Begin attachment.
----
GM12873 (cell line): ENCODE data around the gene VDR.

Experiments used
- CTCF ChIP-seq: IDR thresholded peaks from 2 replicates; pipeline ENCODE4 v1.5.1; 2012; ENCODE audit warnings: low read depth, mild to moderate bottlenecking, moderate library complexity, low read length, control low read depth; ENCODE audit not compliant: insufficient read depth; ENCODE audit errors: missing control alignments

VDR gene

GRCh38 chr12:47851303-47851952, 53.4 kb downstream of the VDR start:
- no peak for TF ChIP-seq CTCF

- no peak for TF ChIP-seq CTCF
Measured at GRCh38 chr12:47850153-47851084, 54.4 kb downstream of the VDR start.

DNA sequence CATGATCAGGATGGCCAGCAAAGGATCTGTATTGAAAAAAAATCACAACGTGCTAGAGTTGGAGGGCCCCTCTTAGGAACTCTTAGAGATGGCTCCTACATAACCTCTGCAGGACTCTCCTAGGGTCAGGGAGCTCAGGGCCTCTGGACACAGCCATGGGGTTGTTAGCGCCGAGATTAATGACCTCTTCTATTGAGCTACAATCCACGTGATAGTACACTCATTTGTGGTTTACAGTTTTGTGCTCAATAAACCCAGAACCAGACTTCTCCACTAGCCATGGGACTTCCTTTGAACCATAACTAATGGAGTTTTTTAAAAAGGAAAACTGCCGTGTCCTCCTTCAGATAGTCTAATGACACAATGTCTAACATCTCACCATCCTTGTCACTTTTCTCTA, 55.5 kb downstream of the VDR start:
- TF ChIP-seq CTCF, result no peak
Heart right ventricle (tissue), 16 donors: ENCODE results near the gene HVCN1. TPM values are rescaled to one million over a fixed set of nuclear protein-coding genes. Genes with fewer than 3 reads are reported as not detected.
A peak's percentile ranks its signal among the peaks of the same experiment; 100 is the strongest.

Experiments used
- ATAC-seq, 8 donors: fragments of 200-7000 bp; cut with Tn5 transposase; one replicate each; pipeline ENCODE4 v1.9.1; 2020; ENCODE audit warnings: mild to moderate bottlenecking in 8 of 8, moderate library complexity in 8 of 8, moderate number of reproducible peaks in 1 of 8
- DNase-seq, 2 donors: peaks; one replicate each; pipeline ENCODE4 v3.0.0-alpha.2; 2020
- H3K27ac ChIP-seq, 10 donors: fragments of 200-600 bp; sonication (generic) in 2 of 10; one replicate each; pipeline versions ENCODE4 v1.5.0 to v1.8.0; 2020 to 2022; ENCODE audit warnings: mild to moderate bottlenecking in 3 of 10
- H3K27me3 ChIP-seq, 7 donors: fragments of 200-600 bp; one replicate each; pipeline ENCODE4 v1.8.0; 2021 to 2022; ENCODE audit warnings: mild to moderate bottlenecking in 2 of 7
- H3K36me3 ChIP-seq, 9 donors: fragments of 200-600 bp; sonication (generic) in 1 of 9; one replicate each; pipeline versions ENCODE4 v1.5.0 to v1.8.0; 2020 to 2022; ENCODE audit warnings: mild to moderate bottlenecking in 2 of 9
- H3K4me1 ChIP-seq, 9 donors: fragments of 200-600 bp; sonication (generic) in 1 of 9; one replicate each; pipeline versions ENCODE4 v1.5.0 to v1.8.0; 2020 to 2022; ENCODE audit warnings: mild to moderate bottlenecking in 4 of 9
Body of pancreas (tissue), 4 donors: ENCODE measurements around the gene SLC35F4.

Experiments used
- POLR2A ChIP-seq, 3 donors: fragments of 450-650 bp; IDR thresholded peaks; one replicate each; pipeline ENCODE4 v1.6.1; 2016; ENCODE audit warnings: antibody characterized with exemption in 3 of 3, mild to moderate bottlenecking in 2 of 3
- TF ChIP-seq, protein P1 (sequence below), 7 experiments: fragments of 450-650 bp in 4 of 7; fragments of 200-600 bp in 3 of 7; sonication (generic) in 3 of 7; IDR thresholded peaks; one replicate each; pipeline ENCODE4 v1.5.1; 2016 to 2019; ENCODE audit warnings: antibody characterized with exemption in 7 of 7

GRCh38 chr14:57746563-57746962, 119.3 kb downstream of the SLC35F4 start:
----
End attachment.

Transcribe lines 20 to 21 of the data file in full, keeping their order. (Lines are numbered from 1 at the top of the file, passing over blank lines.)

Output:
Body of pancreas (tissue), 4 donors: ENCODE measurements around the gene SLC35F4.

Experiments used